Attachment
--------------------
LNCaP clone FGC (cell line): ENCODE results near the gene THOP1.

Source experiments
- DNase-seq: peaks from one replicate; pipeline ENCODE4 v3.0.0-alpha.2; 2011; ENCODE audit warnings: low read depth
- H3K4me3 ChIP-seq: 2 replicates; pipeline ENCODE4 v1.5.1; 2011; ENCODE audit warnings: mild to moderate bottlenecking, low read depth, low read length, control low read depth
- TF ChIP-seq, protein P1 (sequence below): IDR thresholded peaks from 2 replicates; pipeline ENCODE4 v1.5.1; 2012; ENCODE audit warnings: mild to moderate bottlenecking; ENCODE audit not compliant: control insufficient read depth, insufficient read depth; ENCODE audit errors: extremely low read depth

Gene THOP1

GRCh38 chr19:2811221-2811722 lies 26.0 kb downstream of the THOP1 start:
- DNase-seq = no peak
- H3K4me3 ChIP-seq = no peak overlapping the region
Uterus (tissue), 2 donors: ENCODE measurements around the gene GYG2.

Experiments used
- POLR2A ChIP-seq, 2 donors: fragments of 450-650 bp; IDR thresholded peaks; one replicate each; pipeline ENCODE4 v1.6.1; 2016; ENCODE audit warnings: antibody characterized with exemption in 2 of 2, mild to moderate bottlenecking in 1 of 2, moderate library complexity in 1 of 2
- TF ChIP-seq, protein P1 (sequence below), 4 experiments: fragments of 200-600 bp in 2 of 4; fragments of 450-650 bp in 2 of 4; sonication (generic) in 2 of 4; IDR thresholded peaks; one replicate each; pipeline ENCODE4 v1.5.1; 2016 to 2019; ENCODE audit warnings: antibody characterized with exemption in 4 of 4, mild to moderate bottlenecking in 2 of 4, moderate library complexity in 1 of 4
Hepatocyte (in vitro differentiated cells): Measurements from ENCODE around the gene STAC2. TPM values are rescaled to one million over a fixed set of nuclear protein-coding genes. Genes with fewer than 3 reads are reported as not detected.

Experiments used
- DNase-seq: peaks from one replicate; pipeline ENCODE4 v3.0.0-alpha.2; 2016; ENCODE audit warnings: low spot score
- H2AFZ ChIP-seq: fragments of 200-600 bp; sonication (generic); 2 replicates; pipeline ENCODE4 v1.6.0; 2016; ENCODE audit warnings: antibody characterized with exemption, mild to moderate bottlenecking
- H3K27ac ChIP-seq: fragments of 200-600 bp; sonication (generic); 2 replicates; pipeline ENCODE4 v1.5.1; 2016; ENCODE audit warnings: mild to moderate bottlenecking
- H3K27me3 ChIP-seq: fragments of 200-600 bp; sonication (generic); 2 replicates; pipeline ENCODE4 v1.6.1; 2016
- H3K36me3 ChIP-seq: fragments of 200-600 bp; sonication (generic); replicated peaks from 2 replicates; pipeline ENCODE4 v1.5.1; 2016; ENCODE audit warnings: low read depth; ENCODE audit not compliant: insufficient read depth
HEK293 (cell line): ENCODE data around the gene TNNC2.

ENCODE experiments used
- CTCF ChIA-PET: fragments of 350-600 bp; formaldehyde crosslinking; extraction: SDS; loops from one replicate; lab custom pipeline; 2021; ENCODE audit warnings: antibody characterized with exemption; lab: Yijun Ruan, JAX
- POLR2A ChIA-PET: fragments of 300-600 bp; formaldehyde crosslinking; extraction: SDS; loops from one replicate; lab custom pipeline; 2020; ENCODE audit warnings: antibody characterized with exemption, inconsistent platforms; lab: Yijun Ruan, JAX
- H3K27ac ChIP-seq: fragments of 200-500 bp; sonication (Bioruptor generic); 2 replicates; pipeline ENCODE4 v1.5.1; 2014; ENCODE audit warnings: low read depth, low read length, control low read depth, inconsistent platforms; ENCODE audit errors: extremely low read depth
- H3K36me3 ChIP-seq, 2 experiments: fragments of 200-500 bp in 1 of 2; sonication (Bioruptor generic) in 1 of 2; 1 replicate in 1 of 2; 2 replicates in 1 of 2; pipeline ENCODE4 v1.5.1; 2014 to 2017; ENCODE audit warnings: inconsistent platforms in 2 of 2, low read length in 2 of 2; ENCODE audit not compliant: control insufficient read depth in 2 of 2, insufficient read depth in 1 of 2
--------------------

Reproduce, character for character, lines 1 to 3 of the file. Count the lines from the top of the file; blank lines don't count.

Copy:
LNCaP clone FGC (cell line): ENCODE results near the gene THOP1.

Source experiments
- DNase-seq: peaks from one replicate; pipeline ENCODE4 v3.0.0-alpha.2; 2011; ENCODE audit warnings: low read depth